I sometimes wonder how long it’s been since education reformers have been in an actual high-needs school. Perhaps they visit occasionally, but it’s hard to imagine them sticking around long enough to see how their theories actually play out in the real world. Reformers’ ideas, based on a number of incorrect assumptions, have been so damaging to high-poverty schools that it’s almost as if their proponents are blind to the realities. It’s like reformers live in an alternate universe.
This alternate reality is one in which a bunch of ineffective teachers managed to infiltrate our neediest communities and hoodwinked district officials into hiring them to teach the kids there. That they are awful teachers is obvious. One need only to look at test scores for proof. The kids don’t know diddly and it’s the schools’ job to teach the kids diddly and the individuals whose job it is to teach the various forms of diddly are the teachers. Ergo, if the test scores suck, it’s because the teachers do too.
The reformers want this fixed. And who could argue with that? They want poor kids to receive just as good of an education as middle-class kids and rich kids.
How best to do it?
Well, in their alternate reality (which seems suspiciously like the business world, even though business and education don’t share the same goals or incentives) the solution is to force districts to evaluate these cruddy teachers and remove barriers like tenure, unions, and due process so the districts can more easily fire these uncaring heels and replace them with better teachers. Oh, and if the schools have low test scores for too many years in a row, then reformers would like someone else to take the schools over, tear up whatever contract teachers have, take a cleaver to the budget, starting issuing educational decrees like Professor Umbridge, and close some buildings.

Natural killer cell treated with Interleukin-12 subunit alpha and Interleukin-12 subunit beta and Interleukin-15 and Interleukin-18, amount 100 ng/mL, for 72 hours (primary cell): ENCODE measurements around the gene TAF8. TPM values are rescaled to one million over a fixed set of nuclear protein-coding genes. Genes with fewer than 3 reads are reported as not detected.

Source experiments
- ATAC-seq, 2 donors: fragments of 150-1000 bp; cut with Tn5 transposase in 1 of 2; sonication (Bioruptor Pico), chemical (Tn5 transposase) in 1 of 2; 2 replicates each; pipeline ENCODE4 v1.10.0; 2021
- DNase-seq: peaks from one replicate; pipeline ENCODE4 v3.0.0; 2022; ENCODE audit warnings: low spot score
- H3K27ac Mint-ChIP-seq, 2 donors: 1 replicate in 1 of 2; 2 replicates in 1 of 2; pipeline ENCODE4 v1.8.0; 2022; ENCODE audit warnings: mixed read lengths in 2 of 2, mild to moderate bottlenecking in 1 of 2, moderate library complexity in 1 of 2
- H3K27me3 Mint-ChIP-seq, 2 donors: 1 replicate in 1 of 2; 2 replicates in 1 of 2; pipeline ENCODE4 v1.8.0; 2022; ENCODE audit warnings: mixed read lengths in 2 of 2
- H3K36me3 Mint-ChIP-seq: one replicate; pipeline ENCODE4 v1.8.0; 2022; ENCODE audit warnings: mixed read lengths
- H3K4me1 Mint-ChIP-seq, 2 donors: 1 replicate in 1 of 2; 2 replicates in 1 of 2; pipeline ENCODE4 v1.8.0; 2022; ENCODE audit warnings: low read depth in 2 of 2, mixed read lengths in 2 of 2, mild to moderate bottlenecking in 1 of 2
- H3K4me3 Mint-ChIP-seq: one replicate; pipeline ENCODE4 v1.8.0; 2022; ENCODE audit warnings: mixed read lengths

Because that ought to attract better teachers.
In the real world, where real students actually attend real schools and are taught by real teachers in real communities, reformers’ ideas have zero chance of improving teacher quality and therefore have no chance of raising student achievement. In fact, their ideas have and will continue to do the exact opposite.
Here’s how things work in the real world:
A community is made of individuals and some of those individuals have kids. In some communities, many of those kids are growing up in poverty. They’re missing a bunch of stuff that other kids growing up in different circumstances have that make it easier for those kids to behave, pay attention, and ultimately learn. Nevertheless, we send them to underfunded schools and pretend they’re playing on an even field.
Teachers, who have college degrees and have passed certification tests and who are some of the few people in society who are actually willing to spend large chunks of time with children, apply to schools in these poor communities, even though they know full well that the job is going to be damn hard. Some apply despite the fact that they could work in other districts where the challenges will not be so great because other schools are located in other communities where parents aren’t so poor and are able to provide more of those things that help students behave and learn.